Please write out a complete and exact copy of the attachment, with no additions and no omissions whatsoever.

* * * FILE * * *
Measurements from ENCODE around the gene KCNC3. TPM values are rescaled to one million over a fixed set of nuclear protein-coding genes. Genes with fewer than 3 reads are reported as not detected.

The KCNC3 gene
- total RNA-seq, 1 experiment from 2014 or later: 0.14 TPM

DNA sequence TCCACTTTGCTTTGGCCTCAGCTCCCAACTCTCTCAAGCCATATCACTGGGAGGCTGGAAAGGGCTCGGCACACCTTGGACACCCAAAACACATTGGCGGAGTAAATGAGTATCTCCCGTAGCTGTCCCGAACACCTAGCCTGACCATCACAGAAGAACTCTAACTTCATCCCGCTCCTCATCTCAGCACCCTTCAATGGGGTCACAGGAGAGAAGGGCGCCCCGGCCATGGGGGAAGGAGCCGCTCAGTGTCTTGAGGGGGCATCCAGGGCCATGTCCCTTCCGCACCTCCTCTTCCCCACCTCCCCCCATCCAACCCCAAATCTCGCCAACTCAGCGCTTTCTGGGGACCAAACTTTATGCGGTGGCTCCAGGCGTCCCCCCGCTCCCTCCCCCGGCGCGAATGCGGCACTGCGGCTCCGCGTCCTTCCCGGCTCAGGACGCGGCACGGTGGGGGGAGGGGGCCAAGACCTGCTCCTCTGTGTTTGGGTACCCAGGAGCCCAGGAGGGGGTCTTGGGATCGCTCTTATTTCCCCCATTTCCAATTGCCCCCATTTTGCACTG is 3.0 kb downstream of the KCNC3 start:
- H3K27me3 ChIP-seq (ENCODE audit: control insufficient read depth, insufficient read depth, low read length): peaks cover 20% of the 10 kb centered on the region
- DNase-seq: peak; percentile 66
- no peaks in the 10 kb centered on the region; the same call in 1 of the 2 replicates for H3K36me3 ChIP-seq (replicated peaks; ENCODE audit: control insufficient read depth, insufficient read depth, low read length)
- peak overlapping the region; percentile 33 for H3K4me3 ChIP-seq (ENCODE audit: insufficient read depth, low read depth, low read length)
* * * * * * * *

Measurements from ENCODE around the gene KCNC3. TPM values are rescaled to one million over a fixed set of nuclear protein-coding genes. Genes with fewer than 3 reads are reported as not detected.

The KCNC3 gene
- total RNA-seq, 1 experiment from 2014 or later: 0.14 TPM

DNA sequence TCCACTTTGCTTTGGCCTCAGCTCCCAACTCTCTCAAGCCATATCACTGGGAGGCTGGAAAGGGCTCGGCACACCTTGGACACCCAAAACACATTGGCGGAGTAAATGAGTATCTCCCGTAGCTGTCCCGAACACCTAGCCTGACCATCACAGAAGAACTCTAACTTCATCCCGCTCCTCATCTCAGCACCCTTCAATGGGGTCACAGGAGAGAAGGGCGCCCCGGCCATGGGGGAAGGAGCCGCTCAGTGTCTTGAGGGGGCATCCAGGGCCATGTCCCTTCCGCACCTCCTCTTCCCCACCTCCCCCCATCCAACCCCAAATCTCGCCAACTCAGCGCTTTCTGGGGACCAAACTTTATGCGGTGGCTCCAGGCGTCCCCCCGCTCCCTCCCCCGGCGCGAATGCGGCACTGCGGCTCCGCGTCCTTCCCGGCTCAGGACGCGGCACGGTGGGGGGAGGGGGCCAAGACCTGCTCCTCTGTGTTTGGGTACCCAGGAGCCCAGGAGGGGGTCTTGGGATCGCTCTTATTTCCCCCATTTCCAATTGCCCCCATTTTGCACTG is 3.0 kb downstream of the KCNC3 start:
- H3K27me3 ChIP-seq (ENCODE audit: control insufficient read depth, insufficient read depth, low read length): peaks cover 20% of the 10 kb centered on the region
- DNase-seq: peak; percentile 66
- no peaks in the 10 kb centered on the region; the same call in 1 of the 2 replicates for H3K36me3 ChIP-seq (replicated peaks; ENCODE audit: control insufficient read depth, insufficient read depth, low read length)
- peak overlapping the region; percentile 33 for H3K4me3 ChIP-seq (ENCODE audit: insufficient read depth, low read depth, low read length)